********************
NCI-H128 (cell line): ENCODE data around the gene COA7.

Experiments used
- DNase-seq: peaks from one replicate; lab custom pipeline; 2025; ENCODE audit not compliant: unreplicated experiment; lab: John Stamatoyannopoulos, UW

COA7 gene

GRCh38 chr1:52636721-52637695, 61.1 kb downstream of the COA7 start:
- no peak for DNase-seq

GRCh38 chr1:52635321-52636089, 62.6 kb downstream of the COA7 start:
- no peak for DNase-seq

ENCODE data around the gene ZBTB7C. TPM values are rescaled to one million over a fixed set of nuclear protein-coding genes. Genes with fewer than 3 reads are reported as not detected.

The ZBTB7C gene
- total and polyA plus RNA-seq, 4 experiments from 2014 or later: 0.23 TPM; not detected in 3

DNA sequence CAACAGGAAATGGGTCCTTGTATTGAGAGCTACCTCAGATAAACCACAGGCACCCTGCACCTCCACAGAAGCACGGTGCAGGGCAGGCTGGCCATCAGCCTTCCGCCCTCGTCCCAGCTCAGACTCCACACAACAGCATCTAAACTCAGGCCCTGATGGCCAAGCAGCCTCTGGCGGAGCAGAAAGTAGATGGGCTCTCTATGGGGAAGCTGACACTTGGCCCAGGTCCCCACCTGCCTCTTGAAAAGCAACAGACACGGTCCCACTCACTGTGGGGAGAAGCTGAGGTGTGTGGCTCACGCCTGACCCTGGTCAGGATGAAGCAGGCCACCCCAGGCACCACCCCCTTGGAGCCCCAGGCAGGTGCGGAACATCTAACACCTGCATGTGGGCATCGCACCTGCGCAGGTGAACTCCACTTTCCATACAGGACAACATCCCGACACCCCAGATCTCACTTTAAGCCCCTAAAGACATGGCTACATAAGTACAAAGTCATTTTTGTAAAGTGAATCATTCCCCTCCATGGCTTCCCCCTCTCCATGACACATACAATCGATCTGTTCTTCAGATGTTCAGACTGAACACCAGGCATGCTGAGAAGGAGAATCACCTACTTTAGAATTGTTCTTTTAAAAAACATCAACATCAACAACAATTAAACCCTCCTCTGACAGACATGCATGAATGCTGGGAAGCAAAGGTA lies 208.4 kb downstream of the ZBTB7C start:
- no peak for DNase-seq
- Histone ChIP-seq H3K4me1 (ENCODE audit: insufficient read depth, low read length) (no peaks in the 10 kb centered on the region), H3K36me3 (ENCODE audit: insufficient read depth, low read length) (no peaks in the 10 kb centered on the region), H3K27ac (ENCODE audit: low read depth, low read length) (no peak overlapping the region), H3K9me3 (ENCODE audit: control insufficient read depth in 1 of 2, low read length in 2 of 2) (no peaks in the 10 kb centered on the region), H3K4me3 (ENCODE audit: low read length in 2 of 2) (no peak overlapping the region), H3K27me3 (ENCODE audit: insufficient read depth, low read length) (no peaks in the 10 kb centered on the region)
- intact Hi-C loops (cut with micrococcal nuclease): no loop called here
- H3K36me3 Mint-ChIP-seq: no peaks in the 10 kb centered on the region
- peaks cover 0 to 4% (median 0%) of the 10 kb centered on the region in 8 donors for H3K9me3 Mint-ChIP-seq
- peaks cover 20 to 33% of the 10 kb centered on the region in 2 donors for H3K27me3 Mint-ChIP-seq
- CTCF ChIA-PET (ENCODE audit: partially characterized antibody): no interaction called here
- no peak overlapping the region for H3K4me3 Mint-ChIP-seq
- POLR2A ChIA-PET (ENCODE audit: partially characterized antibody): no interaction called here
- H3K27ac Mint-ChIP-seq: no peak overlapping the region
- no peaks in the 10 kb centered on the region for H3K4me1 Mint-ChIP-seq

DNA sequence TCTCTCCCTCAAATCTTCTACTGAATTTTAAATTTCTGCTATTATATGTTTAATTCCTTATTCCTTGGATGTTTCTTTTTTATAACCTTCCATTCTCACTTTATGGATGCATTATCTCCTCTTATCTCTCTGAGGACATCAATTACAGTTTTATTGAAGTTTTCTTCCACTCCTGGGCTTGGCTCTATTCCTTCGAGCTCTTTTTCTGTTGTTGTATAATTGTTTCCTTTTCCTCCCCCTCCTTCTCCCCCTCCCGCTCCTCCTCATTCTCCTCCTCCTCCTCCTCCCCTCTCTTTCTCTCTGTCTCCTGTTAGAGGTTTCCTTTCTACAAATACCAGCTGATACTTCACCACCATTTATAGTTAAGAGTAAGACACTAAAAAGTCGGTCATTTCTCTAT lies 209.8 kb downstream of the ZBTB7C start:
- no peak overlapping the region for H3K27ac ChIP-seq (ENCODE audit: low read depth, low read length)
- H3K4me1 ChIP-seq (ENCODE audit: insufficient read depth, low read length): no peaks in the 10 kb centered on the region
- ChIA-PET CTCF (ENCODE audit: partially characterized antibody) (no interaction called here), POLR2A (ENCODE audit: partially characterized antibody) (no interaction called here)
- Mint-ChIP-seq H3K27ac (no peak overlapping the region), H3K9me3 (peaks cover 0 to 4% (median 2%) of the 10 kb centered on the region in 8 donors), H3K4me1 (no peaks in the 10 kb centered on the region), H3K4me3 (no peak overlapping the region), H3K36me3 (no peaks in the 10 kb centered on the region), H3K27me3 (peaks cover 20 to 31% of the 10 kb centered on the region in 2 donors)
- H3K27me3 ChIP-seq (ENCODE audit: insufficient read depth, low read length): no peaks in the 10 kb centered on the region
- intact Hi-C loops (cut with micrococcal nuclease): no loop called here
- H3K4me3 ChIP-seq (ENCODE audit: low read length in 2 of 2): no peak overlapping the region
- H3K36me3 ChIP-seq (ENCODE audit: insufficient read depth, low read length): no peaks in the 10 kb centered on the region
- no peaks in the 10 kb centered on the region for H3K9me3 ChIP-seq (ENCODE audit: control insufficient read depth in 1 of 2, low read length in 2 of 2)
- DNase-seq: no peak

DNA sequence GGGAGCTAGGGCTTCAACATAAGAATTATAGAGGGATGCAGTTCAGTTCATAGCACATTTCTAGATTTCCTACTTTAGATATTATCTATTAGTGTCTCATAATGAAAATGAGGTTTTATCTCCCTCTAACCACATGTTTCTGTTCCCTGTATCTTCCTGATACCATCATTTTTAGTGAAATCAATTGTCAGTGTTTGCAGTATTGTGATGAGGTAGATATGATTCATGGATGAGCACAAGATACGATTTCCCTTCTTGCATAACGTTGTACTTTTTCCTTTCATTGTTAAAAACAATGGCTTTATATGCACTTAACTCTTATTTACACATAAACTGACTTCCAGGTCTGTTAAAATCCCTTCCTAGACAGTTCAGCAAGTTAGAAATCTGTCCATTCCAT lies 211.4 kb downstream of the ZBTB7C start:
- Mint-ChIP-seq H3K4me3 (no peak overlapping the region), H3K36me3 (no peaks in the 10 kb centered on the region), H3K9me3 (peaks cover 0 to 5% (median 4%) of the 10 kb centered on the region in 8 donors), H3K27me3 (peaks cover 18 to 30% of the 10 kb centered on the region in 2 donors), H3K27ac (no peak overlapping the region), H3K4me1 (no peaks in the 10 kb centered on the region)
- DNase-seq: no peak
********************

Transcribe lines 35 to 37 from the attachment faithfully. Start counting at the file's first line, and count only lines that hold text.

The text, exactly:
DNA sequence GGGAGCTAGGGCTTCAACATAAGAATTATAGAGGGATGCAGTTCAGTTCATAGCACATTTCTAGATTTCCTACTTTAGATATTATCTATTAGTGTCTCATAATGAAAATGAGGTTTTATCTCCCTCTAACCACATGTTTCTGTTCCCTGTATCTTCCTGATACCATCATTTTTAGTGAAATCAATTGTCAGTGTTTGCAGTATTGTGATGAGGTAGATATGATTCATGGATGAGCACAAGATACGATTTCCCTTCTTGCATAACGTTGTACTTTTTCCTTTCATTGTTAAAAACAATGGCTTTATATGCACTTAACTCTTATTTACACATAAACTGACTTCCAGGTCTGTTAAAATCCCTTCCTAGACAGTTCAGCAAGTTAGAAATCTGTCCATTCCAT lies 211.4 kb downstream of the ZBTB7C start:
- Mint-ChIP-seq H3K4me3 (no peak overlapping the region), H3K36me3 (no peaks in the 10 kb centered on the region), H3K9me3 (peaks cover 0 to 5% (median 4%) of the 10 kb centered on the region in 8 donors), H3K27me3 (peaks cover 18 to 30% of the 10 kb centered on the region in 2 donors), H3K27ac (no peak overlapping the region), H3K4me1 (no peaks in the 10 kb centered on the region)
- DNase-seq: no peak